Exploring Innovations in Technology and the impact it could have on the Clinical Supply Chain

13th December 2016 (Last Updated July 18th, 2018 14:01)

Rey Bacchus, Clinical Trial Supply Manager, Janssen, looks at how the industry can innovate the supply chain with modern technology

Exploring Innovations in Technology and the impact it could have on the Clinical Supply Chain

As technology continues to advance, businesses of all kinds are striving to seek a competitive advantage as they implement new innovative approaches that redefine age-old processes. Oftentimes, firms find themselves behind the curve playing catch up due to an intentional hesitancy to think outside the box. This is especially true for Research & Development (R&D) in biotech and pharmaceutical companies. There remain significant opportunities for astute firms willing to take the plunge with a well-crafted execution plan geared at minimizing risk and maximizing return on their investment. The failure to recognize and leverage new innovation in technology isn't necessarily a lost opportunity for firms since the reality is that eventually everyone will be forced to adapt or risk becoming irrelevant. The pivotal question may very well be how flexible and scalable your current operations are. Is it a case that your processes to quickly adjust and incorporate new innovative technology aren't adequate? Importantly, can the use of these technologies help you attain your goals while progressively increasing productivity and efficiency at a lower cost?     

In the clinical supply space, once such trend creating much havoc for trial supply managers over the past decade has been globalization.Clinical studies are becoming more global for a number of reasons including:

  • Studies are becoming increasingly complex 
  • The rise in study activities leads to intense competition in well established markets
  • Significant upsurge in study cost – leading teams to explore other regions as a cost saving measure

This in turn results in:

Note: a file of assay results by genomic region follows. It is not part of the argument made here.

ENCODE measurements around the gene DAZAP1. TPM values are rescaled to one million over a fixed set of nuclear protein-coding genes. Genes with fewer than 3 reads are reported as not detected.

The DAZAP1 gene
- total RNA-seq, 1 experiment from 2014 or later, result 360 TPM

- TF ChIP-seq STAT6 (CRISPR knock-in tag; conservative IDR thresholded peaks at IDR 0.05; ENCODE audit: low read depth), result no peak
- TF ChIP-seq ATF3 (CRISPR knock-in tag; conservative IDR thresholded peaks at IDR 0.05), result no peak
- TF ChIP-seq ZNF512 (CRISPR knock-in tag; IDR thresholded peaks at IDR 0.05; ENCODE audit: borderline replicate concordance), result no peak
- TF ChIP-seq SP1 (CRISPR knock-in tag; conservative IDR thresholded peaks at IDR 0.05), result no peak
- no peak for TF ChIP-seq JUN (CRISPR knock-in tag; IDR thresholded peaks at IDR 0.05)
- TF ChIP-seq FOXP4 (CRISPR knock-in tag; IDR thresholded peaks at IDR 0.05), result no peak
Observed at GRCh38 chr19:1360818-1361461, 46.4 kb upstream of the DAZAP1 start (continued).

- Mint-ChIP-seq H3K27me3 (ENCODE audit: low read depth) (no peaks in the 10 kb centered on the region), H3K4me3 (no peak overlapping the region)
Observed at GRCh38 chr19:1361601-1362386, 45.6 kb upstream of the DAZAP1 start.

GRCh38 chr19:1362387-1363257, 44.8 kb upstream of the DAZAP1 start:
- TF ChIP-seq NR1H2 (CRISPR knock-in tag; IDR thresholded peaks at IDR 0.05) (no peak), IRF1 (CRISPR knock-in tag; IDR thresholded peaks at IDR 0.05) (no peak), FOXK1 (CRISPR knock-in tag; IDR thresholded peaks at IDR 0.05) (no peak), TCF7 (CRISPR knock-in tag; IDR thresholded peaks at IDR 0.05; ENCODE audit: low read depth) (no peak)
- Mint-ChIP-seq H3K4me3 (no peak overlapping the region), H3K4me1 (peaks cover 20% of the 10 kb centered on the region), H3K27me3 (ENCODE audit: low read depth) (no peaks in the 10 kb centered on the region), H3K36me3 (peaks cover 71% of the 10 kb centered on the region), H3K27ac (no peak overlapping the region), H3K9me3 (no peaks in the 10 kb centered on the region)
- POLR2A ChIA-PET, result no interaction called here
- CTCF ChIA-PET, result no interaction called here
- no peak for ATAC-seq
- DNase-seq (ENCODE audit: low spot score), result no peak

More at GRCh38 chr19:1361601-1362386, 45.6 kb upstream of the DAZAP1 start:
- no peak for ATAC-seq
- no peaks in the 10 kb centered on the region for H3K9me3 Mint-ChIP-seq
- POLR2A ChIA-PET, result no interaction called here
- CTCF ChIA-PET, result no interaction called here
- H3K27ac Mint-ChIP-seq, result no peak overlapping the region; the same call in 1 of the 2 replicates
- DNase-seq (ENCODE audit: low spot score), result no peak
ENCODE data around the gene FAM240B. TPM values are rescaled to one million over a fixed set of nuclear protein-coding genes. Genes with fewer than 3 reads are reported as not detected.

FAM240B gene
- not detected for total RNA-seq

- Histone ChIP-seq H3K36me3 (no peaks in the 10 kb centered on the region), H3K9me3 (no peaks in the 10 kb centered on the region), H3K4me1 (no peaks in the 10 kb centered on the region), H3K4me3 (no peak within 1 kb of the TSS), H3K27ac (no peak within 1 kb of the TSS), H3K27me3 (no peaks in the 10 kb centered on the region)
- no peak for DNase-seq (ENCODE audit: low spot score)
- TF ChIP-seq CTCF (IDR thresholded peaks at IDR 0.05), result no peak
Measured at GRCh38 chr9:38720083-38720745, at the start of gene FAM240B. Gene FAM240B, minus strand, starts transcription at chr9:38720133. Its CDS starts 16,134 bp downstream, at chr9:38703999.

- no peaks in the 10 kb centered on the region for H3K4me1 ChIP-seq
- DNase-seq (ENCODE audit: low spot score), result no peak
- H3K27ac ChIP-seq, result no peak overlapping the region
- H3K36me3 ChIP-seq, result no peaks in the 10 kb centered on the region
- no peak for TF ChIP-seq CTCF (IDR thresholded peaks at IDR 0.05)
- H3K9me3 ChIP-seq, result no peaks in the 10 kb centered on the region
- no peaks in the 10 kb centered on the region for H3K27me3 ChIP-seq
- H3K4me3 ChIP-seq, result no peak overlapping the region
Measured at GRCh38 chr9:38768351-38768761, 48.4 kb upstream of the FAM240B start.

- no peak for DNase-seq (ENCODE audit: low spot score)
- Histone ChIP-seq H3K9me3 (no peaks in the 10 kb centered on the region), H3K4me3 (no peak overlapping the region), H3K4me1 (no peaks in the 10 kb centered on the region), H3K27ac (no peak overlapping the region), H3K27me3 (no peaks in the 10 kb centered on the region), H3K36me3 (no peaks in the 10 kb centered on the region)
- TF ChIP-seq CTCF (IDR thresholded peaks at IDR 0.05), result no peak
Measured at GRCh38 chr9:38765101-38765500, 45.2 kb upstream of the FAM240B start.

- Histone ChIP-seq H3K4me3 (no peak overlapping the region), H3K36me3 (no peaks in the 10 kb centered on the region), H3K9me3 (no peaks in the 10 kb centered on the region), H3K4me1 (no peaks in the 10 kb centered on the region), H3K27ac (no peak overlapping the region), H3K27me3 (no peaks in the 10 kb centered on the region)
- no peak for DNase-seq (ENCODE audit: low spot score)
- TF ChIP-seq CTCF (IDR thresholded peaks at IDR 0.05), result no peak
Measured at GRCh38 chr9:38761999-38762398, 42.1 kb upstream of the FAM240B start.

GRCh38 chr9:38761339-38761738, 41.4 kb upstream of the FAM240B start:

• Study team having to comply with more regulatory standards
  • Longer lead time and more complex logistics and distribution channels
  • Having to cope with the lack of infrastructure in less developed market to bridge disconnect within the study team and reaching the patients

Innovations in technology may provide some solutions to enable us to meet some of those challenges. According to findings in a 2015 Ericsson Mobility Report1, it is projected that 90 percent of the populated globe will have high-speed mobile data access by 2020. This is made possible by initiatives such as Project Loon by Google; whose mission is to provide internet access to rural and remote regions of the globe, laying the groundwork for a robust global data infrastructure. Some of the advantages include:

  • Increase visibility by connecting all functional areas within the study
  • Reduce errors by eliminating manual tasks and utilizing more networked device for data capture
  • Enable patient connection by leveraging mobile devices, applications and networking technologies
  • Drive innovation by enabling implementation of available technology solutions globally

Admittedly, trends in globalization may not be new, nevertheless, there continues to be significant challenges in new and underdeveloped markets. Global networking capabilities and data access provides a platform from where we can envision a future in which revolutionary ideas and solutions are made possible. Let’s consider for a moment the success of the smartphone and how it has become such an integral part of everyday life; would this have been the case had there not been a networking and data infrastructure in place?

Or take mobile and cloud technology: is the hype really true, and if so, how does it benefit trial supply delivery and monitoring? In a paper Beyond Accuracy: What Data Quality Means to Data Consumers authored by professor Richard Wang and Dian Strong, they proposed four dimensions to assessing information quality: accuracy, relevance, interpretability and accessibility. If we examine mobile and cloud technologies within these dimensions, we can better understand the role of each individually and how together they enable real-time data to ensure on the spot management of clinical supplies.